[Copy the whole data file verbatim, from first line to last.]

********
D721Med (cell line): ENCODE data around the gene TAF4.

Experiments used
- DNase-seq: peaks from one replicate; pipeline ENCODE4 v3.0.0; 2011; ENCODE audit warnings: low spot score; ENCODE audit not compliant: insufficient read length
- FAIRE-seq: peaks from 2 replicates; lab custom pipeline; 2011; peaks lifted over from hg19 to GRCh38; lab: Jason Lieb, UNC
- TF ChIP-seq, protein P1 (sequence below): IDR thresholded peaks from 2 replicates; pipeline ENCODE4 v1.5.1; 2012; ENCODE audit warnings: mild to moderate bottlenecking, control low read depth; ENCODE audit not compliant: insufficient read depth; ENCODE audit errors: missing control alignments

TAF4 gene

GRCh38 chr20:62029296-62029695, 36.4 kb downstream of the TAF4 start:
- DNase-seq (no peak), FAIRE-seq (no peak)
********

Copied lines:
D721Med (cell line): ENCODE data around the gene TAF4.

Experiments used
- DNase-seq: peaks from one replicate; pipeline ENCODE4 v3.0.0; 2011; ENCODE audit warnings: low spot score; ENCODE audit not compliant: insufficient read length
- FAIRE-seq: peaks from 2 replicates; lab custom pipeline; 2011; peaks lifted over from hg19 to GRCh38; lab: Jason Lieb, UNC
- TF ChIP-seq, protein P1 (sequence below): IDR thresholded peaks from 2 replicates; pipeline ENCODE4 v1.5.1; 2012; ENCODE audit warnings: mild to moderate bottlenecking, control low read depth; ENCODE audit not compliant: insufficient read depth; ENCODE audit errors: missing control alignments

TAF4 gene

GRCh38 chr20:62029296-62029695, 36.4 kb downstream of the TAF4 start:
- DNase-seq (no peak), FAIRE-seq (no peak)